Airlines Mulling In-flight Internet Content Restrictions

Tod Hunter
NEW YORK — Airlines that are considering adding Internet services to their flights are also considering restrictions on in-flight Internet use. The only airline currently offering in-flight Internet access, Jet Blue, restricts users to instant messaging and Yahoo mail on laptops and Wi-Fi enabled cell phones.

"This gets into a ticklish area," Vint Cerf, one of the Internet's chief inventors, said. "Airlines have to be sensitive to the fact that customers are [seated] close together and may be able to see each other's PC screens. More to the point, young people are often aboard the plane."

For Australia-based Qantas Airways, Panasonic Avionics Corp. is designing high-speed Internet services to block sites on "an objectionable list," including porn and violence, said David Bruner, executive director for corporate sales and marketing at Panasonic. Bruner said airlines based in more restrictive countries could choose to expand the list.

American Airlines, Alaska Airlines and Virgin America have no plans to filter Internet sites based on their content, but may choose to manage traffic and delay large downloads. Virgin also is considering giving passengers the option of enabling controls for their kids.

Alaska Airlines, which plans to start offering service on some flights in the spring, said the same guidelines apply whether a passenger is flipping through a magazine, watching a DVD on a laptop or surfing the Web.

Airplanes, however, are different because customers are in closer quarters and it is likely that children will be on board. A Harvard Law School professor has said that allowing porn could subject an airline to harassment complaints — much like an employer that refuses to clamp down on inappropriate Internet use in the workplace.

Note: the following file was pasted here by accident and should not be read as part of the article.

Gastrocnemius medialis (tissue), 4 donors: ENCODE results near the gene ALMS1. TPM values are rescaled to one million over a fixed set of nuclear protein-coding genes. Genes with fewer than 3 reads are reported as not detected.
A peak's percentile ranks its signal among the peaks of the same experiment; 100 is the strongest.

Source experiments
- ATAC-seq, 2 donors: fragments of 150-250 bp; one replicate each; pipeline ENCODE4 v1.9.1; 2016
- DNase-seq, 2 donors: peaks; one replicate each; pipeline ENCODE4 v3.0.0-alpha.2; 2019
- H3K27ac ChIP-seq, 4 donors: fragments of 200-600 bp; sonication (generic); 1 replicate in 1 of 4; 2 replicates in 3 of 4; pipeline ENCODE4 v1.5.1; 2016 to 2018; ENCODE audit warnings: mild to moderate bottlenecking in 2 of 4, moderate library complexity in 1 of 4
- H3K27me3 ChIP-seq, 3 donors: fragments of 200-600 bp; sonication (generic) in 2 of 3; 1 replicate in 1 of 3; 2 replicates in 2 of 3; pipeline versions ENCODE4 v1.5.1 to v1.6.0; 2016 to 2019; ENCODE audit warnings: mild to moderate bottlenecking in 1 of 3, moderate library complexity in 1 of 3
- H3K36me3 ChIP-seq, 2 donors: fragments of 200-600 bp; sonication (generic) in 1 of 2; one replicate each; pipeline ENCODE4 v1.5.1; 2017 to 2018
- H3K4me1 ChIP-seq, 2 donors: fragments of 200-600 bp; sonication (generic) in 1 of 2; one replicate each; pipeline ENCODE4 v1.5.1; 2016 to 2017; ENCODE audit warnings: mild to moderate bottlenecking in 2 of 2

Discount startup Virgin America is also deciding what to permit Internet users to access.

"An airborne environment is a confined environment," Charles Ogilvie, Virgin's director of in-flight entertainment and partnerships, said. "You don't want 22B yapping away or playing on a boom box."

Illegal Internet activities — such as hacking and piracy — could raise new questions about which country's laws apply if they are committed on an airplane.

Airlines have previously offered high-priced in-flight phone services. On the Internet, phone calls are free or cheap, particularly for passengers already paying for in-flight access to check e-mail or surf Web sites.

Panasonic is recommending that airlines permit Internet-based phone calls only on handsets with wireless Wi-Fi capabilities — the same technology delivering access within the passenger cabin. Bruner said the company believes Wi-Fi handsets use less bandwidth than telephone software that runs on laptops.

The technology can control telephone service by blocking incoming calls — and annoying ring tones — totally, or during designated "quiet time" periods.

American Airlines and Alaska Airlines passengers will not be able to access Internet-based phone services like Skype, although exceptions may be made for crew and federal air marshals.